Wednesday September 4, 2013:  Updated November 30, 2013

1000 Days of Solar Power

July 5, 2013 marked the 1000th day since I installed the solar panels on our home roof.  

During that time, my entire environmental belief system has changed. Solar panels truly are a gateway drug that leads to more energy efficiency, increased cost savings and a higher standard of living.  Because of this addictive addition to our house, we have been nothing but blessed.  

Solar panels typically lose about 1% of their capacity each year.  Oddly, the panels on our roof have performed better each year over the precious year.  2012 was better than 2011 and 2013 has been better than 2012.  I attribute this odd outcome to increasingly less cloudy days each year. Some may pin this trend on climate change but it is happening way too fast for that to be the case.  I believe this trend is an anomaly and I doubt it will continue. 

While the solar panels were originally sized to cover only 90% of our home’s electrical needs, through minor efficiency improvements, by early 2011, they quickly supplied over 140% of our electrical needs.  
With all that extra “free” energy, I decided to use it to offset gasoline usage in my commuter vehicle.  I converted a Toyota pickup truck (and later a Geo Metro) to an all-electric vehicle.  I started driving the EV pickup truck back and forth to work in September 2011.  The truck used about 15-16 kWh per day, in turn bringing my total electric usage back above what the solar panels were producing.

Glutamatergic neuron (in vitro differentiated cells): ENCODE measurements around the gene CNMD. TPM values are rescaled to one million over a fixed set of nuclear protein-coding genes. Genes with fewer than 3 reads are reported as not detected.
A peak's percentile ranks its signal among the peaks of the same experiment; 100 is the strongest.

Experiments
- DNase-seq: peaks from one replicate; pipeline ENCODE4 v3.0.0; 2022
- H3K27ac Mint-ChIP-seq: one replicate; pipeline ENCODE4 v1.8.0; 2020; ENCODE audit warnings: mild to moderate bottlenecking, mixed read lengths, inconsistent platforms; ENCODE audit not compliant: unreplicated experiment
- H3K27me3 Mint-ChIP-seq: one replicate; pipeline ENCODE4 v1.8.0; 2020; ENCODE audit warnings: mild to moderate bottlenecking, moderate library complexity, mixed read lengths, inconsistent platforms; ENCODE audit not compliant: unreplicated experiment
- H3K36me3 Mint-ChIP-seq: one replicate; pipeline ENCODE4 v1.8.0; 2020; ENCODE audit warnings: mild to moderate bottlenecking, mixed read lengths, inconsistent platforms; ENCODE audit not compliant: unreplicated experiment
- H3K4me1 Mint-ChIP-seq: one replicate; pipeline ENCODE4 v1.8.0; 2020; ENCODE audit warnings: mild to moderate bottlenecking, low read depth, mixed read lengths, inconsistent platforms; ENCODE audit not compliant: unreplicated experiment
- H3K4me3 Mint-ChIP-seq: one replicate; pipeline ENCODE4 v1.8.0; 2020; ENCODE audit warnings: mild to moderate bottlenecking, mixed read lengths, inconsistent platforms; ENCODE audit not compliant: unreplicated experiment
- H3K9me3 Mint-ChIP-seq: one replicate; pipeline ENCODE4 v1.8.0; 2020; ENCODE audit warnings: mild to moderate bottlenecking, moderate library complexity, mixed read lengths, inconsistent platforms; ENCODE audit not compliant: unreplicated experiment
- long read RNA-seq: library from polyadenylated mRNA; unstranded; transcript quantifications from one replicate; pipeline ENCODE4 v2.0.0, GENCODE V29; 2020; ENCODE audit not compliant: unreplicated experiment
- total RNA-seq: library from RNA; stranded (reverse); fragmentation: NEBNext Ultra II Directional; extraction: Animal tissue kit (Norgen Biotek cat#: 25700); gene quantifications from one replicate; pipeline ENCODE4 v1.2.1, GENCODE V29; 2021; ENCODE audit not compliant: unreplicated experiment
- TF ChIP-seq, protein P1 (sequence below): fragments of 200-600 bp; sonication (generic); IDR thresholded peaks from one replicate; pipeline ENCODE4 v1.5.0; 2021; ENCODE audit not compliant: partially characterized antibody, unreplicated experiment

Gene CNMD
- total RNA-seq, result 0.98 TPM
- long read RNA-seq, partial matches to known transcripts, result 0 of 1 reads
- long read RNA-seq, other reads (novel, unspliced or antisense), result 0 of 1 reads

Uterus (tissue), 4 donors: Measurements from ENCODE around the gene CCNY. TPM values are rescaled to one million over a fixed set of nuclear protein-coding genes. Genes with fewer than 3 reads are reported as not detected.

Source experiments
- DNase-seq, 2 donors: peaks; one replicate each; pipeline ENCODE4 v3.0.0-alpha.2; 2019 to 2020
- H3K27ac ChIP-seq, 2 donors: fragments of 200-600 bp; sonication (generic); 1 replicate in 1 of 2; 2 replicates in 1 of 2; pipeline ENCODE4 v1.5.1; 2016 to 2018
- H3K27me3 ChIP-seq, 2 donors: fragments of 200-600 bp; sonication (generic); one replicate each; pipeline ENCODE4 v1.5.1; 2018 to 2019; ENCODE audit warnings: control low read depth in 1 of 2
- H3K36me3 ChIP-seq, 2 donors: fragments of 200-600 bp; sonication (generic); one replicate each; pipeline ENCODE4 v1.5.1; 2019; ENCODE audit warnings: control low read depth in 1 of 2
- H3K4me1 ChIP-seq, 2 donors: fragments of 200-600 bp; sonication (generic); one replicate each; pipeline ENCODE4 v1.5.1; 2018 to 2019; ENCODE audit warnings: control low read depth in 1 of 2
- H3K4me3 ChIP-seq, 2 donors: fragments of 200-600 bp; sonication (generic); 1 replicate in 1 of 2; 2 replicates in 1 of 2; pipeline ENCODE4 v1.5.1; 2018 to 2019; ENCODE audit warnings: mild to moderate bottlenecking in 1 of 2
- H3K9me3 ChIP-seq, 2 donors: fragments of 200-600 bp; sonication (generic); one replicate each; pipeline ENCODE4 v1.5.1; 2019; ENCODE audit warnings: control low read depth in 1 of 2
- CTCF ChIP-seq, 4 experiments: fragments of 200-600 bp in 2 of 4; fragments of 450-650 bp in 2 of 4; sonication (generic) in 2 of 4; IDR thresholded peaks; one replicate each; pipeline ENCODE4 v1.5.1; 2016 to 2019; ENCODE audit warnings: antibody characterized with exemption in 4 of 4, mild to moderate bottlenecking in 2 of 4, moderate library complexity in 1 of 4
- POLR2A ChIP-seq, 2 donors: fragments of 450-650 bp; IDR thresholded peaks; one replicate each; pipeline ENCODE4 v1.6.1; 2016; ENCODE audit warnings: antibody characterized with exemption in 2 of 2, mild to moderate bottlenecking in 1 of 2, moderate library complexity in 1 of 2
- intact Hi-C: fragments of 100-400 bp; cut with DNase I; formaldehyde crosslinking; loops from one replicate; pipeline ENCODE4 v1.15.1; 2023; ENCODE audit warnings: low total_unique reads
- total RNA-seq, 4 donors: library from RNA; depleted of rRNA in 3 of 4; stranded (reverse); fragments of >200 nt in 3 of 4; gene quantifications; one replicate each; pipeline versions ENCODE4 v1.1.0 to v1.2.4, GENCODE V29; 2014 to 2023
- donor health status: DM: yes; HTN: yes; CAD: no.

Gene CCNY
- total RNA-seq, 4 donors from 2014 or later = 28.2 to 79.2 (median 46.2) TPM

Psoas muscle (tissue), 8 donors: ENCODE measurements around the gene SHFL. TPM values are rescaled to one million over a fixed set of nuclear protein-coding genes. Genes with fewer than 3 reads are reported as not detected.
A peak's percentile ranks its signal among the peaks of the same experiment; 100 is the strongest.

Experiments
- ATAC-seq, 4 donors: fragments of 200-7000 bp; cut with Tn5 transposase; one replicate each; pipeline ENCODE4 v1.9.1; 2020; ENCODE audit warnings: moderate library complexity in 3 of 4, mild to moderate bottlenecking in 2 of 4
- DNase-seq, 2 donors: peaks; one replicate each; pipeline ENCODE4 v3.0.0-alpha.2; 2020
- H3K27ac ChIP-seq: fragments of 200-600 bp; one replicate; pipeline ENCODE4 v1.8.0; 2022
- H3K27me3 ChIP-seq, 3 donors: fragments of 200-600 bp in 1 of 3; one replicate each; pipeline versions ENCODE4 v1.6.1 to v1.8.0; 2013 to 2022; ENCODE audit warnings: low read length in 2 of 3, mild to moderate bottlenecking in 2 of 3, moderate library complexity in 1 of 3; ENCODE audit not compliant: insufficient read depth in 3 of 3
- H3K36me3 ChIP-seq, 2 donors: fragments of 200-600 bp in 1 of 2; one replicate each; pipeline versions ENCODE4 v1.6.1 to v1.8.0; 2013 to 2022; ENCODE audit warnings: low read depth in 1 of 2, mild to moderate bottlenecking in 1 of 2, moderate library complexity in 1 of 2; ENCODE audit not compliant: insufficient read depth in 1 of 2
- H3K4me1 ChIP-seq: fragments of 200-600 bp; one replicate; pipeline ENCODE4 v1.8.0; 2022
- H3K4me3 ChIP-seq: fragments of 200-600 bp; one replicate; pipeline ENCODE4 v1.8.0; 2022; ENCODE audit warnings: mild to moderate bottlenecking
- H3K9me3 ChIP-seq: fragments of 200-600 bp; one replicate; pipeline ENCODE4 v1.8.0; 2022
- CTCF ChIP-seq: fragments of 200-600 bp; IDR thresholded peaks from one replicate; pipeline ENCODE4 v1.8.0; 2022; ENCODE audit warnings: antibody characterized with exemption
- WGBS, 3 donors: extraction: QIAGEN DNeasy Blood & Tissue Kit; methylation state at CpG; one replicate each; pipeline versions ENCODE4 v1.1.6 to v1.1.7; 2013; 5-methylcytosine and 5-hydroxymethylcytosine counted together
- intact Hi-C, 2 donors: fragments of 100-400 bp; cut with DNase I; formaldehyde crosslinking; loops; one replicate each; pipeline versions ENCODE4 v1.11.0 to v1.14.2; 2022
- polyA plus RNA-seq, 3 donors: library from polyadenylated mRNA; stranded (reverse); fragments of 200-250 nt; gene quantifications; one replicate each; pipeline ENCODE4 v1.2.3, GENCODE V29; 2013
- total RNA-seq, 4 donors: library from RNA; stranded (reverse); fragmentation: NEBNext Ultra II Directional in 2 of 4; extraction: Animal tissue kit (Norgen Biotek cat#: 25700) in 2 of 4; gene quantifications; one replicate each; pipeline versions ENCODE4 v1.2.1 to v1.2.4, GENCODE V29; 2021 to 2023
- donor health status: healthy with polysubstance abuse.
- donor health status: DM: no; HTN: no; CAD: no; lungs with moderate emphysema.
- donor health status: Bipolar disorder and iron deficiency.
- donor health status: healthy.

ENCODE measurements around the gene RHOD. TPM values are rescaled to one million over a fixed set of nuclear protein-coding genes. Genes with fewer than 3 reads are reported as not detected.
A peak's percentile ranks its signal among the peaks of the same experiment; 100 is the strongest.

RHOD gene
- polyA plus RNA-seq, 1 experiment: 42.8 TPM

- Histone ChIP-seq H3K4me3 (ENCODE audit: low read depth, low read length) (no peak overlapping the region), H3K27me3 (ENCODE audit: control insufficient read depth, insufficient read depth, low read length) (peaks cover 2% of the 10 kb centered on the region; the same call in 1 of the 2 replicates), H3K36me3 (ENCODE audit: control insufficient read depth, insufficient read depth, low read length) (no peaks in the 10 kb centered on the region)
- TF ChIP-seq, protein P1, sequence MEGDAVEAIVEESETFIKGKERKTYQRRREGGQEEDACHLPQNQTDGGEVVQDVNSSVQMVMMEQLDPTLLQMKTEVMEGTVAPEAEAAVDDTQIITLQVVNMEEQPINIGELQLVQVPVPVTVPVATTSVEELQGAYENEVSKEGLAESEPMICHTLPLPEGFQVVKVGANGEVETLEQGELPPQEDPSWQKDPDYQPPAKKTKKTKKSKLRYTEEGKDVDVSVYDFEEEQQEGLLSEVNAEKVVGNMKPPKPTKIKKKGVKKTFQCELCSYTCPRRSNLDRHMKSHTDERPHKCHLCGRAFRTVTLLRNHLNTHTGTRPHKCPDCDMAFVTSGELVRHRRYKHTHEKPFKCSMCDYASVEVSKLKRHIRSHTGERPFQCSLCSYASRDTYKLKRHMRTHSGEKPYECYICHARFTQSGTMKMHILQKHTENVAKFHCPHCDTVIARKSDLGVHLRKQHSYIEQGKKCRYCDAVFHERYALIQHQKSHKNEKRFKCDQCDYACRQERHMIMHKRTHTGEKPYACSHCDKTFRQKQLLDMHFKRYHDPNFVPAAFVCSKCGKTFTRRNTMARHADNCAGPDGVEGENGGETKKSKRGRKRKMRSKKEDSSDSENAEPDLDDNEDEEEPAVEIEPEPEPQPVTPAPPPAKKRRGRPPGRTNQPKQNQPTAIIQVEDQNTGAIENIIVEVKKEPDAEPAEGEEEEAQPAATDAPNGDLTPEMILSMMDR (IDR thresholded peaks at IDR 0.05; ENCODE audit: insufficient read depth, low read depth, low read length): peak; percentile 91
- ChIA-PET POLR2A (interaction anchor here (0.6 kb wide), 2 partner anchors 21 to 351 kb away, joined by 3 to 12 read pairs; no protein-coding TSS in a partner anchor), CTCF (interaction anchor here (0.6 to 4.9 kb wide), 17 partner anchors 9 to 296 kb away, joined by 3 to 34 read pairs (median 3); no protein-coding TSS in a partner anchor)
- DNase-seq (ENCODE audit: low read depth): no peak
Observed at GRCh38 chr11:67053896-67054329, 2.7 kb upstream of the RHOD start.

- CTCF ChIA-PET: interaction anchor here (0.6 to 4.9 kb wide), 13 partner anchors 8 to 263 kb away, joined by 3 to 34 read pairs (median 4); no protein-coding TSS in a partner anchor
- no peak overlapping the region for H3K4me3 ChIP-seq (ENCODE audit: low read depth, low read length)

This further motivated me to further increase the energy efficiency of the house and the EV Truck.  

Throughout 2011-2012, home efficiency was further increased through the following:  
  • Air sealing (windows, doors, electrical outlets and recessed light fixtures)
  • Blowing in more insulation in the attic
  • Adding insulating shutters on all south-facing windows on the main floor
  • More efficient lighting (LED and lower wattage CFL/LED bulbs where appropriate)
  • Powering down PCs when not in use (and more efficient PC power supplies)
  • More efficient appliances (reduced phantom power)
  • Better habits of turning off lights and TVs when not in use

During the same time period, electric vehicle efficiency was increased through:  

Both of these improvements (home and EV) collectively reduced our total annual electrical usage to nearly what the solar panels were producing in a year.  
Switching from the EV pickup to a Geo EV, actually pushed  the total annual usage to almost exactly what the solar panels produced.  
From March 2012 to February 2013 total electricity consumed beyond what was produced by the solar panels was 11 kWh or $1.10 in electricity.  A dollar and ten cents!  FOR THE YEAR!  
It's quite a feeling to be able to power all the lighting and appliances in your house for a year plus drive over 12,000 miles in an electric vehicle, all for only $1.10 in energy costs.  

BTW, removing snow is a snap with a roof rake. I use this one here. No need to climb on the roof. 

During this year, I was charging up the EV at work for half of my commute.  In February 2013, I felt it was time to go all in and only drive on clean, renewable energy.  I stopped charging at work and now only plug in at home.  

Concurrently, in February 2013, we had a geothermal heat pump installed. It directly replaced the air conditioner and gas furnace, plus supplements most of our home’s hot water needs.